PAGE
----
They would also have to drop the "pro" tag from the MacBook line, which I cant see happening anytime soon.
  15. Retina MacBook thread starter macrumors regular

    Jul 19, 2012
    Instead of looking at it as a loss of height, look at it as a gain of width! See? Problem solved! You have the space you need and I have the movie enjoyment I wanted.
  16. jcpb macrumors 6502a

    Jun 5, 2012

    A 16:9 screen is great when you are consuming content.

    A 16:10 screen is worth every penny when you are creating content.

    edit: it's a loss of screen real estate, not a gain of width. If all you do is watch YouTube, you won't understand just how incredibly useful the extra vertical real estate is when it's time to edit multimedia.
  17. Retina MacBook thread starter macrumors regular

    Jul 19, 2012
    I use FCPX, Motion, AE, PS, InDesign and iLife. And I want a 16:9 display so whenever I preview my projects, I'll see it full screen.

    Besides, I was talking about making it wider, not smaller. So you even have more space for your stuff.
  18. TickleMeElmo macrumors regular

    Jun 19, 2012
    That's one isolated instance. For the most part 1920x1200 panels were not common on anything under 17 inches. You can blame the decline in high quality panels for 17" machines more on the lack of demand and the move away from mobile workstations of that size than on any effort to reduce vertical pixels.

    For the most part 1080p is becoming common on the same screen size where 1680x1050 was the high end option.

    I am more upset at the fact that Apple went with a nonstandard resolution. It is kind of in no-man's land between HD and 4K. You don't get pixel perfect HD now and you won't get pixel perfect 4K when that becomes standard.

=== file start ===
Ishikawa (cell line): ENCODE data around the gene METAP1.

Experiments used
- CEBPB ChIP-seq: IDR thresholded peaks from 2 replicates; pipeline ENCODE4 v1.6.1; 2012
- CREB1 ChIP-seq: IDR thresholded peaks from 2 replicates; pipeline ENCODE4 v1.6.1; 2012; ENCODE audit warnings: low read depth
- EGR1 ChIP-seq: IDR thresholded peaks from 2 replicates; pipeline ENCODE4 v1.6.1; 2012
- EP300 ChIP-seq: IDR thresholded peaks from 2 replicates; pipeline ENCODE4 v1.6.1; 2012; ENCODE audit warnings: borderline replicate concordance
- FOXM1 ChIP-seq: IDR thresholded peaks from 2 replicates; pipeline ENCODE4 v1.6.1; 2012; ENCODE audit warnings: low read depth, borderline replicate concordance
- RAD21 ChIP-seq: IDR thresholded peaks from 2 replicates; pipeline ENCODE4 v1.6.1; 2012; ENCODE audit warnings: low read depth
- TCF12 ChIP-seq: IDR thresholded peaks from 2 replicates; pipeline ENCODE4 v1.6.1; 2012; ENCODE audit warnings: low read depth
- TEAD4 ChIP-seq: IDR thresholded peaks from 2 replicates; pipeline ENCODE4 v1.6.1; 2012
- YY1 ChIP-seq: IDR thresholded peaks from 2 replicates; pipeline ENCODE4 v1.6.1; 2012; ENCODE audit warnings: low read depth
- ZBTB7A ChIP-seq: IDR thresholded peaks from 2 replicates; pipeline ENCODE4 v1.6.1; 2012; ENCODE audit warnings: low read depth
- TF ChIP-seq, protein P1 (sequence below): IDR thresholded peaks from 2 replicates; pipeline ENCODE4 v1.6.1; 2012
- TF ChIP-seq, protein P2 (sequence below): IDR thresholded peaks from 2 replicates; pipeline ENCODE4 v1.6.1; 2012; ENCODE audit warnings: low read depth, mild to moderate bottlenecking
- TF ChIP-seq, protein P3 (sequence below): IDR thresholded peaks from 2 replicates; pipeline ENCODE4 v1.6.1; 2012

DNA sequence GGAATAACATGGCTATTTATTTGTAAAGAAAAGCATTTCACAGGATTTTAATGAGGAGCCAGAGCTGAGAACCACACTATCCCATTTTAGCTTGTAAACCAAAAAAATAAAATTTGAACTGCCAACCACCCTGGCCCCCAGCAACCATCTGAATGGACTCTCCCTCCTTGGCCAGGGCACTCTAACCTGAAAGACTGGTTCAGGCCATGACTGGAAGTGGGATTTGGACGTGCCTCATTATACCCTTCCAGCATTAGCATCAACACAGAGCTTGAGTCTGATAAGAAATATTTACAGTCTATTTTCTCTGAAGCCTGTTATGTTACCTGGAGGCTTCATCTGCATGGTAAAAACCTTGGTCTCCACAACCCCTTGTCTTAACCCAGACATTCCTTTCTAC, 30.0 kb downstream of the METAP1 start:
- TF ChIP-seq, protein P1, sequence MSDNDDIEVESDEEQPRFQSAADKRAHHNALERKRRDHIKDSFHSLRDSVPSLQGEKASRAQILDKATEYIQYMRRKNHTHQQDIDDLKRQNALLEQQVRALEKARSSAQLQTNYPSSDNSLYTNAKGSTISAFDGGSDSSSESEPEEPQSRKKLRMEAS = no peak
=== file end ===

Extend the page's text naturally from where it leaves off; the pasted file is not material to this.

19. jcpb macrumors 6502a

    Jun 5, 2012

    In a field full of 16:9 displays, being able to use a rarefied, ultra high-resolution 16:10 display - on a laptop, no less - needs to be seen as a blessing, not a curse.

    A curse is to lose a total of 518,400 pixels (2880 x 180) off the default MBPR screen just to preview a.k.a. consume 16:9 content without black bars. That's a lot of screen real estate for editing buttons and controls / displaying more of the content being edited, hence the loss of productivity.

    Going from 16:10 to 16:9 is a productivity loss, let's leave it at that.
  20. TickleMeElmo macrumors regular

    Jun 19, 2012
    No the logical expansion would be a 1600x900 display times four, in other words a 3200x1800 display instead of a 2880x1800 display. It would be no taller and only marginally wider.
  21. Retina MacBook thread starter macrumors regular

    Jul 19, 2012
    I see where you're going, you're trying to tell me that going to 16:9 is like 1280:800 to 1280x720 with the loss of 80 pixels.

    But that isn't what I was talking about. Instead of losing 80 pixels, you gain more pixels by making the resolution 1440x810. This is achieved through making the screen larger and increasing pixel density (to avoid making it too small).

    In short, it will not be any taller or shorter. Just wider.
  22. voronoi macrumors member

    Jul 14, 2012
    This won't work for video editing interfaces where you need vertical space for the scrub bars. You can't just squish these over to the side with more horizontal space. Same goes for photo editing. An extra wide screen doesn't help if the image you're editing doesn't have as wide an aspect ratio as the screen and the tool panels are snapped to the left and right edges.